TripleB

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21224 for me and all good so far
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flip

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thx, have been thinking of this and how to do it

the 'unknowns' that we can reach via B6g are line #'s - 1, 4, 5, 8, 9, 14, 18, & 19
(#20 is already working it)

trouble is their failed engines are prob gone by now - maybe they still have their original engine ser# ? - if not, a Ford rep would need to lookup using their VIN - so we'd have to recommend a rep for them to contact - @mpeugeot has been recommending people to contact @flip


ADDED:
you might try contacting this new one - via his update thread
8) @Lance103222 - engine fail Dec 23
- just went in the shop - prob still has original engine -
- others already asked him - no response I've seen -
The VIN detail in OASIS will have the original engine and trans serial numbers. Ford has a Low Time In Service (LTIS) program for early powertrain failures. If the failure falls within the program guidelines, like all of these so far, there's really no teardown done. Most have to be disassembled to the point of failure and a cost cap performed to determine if it's a repair or replace situation.

So far I've had two techs borescope the failures and said the dropped valve appeared to be fully intact, even though its wadded up in the cylinder or imbedded in the piston. Not that all of these failures are the same but this leads me to believe the valve heads aren't popping off. It might mean a valve is sticking in a guide, piston hits which causes keepers to let loose and finish sucking it in OR a spring is breaking and allowing it to drop which is my original theory. Until we get more linear data from failure analysis, all we can do is make assumptions with what we have seen and what components we know are involved.
 

Bubbabow

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Just got mine back old engine was blown meaning all valves pistons etc blown apart. Metal went through turbos and it blew the oil plug out and all fluids. However I think I am blessed with all this Ford was great covered rental car got new engine with end of sept date here in month. The biggest thing is I had a meticulous mechic who document like a dissertation what he saw from the old engine and put the new long block one back in like handling a baby. Wise I had thought to get him to sign the engine sticker I am sure this is as close to getting a custom engine as you can get. Hats off to Park Ford service in Hendersonville NC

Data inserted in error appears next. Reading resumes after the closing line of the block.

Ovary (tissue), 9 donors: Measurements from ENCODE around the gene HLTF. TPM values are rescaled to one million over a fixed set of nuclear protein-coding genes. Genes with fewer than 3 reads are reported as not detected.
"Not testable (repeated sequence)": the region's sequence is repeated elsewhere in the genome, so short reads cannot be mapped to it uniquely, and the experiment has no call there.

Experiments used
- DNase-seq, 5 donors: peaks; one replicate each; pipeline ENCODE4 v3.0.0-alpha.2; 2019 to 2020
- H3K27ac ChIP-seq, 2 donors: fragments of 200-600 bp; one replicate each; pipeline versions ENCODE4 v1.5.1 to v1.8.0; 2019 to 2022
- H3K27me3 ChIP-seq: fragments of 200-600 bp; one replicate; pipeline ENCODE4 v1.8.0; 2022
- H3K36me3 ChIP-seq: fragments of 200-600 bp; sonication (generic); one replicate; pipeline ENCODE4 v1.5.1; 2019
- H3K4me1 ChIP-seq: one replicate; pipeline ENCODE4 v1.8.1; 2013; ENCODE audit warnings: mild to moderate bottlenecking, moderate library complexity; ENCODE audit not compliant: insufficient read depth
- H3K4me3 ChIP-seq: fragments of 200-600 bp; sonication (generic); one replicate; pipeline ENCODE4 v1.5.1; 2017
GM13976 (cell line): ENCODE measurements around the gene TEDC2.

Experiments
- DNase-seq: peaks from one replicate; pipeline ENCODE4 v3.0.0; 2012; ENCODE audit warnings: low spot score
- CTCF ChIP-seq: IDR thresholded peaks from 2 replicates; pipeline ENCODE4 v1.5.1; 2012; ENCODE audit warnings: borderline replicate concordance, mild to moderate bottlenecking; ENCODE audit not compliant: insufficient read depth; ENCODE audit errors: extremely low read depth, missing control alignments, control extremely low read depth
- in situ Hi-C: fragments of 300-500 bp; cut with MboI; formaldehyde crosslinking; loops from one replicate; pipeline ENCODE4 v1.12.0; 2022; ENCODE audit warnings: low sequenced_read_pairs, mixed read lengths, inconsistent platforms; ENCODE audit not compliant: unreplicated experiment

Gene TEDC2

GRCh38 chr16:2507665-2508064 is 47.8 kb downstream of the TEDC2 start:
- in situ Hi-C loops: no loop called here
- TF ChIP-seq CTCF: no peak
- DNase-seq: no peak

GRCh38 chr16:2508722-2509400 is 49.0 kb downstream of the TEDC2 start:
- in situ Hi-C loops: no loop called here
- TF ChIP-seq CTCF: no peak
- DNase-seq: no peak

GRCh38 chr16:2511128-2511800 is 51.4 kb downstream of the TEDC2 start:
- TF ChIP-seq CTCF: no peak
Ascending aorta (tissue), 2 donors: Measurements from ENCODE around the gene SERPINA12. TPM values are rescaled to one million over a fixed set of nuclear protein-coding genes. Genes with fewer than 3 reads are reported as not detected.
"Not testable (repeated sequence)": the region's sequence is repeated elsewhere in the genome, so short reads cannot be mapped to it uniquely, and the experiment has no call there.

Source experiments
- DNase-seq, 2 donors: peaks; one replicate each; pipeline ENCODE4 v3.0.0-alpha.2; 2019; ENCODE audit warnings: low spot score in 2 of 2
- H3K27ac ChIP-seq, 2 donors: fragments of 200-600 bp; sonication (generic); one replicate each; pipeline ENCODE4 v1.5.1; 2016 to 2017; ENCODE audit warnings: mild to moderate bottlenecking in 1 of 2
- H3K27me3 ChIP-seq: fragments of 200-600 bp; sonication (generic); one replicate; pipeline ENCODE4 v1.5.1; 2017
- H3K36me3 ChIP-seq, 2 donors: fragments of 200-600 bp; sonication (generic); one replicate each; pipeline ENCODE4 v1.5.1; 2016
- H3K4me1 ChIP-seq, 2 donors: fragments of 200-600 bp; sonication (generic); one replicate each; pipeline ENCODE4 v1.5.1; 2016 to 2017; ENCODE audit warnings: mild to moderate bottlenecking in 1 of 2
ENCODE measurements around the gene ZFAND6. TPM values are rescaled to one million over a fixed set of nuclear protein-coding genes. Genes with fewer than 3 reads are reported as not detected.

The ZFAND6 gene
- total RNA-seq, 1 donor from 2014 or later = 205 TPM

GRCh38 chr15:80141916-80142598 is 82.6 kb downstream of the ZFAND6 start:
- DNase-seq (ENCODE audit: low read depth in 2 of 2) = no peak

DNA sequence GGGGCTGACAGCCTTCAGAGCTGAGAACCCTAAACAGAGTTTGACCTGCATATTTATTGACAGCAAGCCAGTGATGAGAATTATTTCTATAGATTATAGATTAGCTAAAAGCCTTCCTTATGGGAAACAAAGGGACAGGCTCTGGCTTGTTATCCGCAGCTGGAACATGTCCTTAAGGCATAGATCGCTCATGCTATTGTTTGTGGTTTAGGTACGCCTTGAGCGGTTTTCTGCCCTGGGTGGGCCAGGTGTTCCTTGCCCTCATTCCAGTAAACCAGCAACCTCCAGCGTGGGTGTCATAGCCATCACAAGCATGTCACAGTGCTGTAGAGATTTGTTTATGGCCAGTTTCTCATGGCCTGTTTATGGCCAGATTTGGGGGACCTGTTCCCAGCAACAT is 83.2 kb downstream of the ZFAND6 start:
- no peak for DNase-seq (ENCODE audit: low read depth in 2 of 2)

ffdemoss

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Considering there have been reports of engines "breaking" after shutdown and just not restarting, a broken valve spring, a sticking valve or failed keepers seems most plausible and would explain why the entire valve ends up in the cylinder. Which also means there may be failed engines that don't have catastrophic failure, they're just locked up and could be torn down for root cause analysis.

Thanks for your efforts @flip
 

Razorbak86

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So far I've had two techs borescope the failures and said the dropped valve appeared to be fully intact, even though its wadded up in the cylinder or imbedded in the piston.
Can you share any photos of the borescope findings?
The biggest thing is I had a meticulous mechic who document like a dissertation what he saw from the old engine
Likewise, can you share a screenshot of your technician’s detailed write-up?
 

palley6

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Im within the questionable build range (september production) and have 6700 miles on mine currently, no issues to date.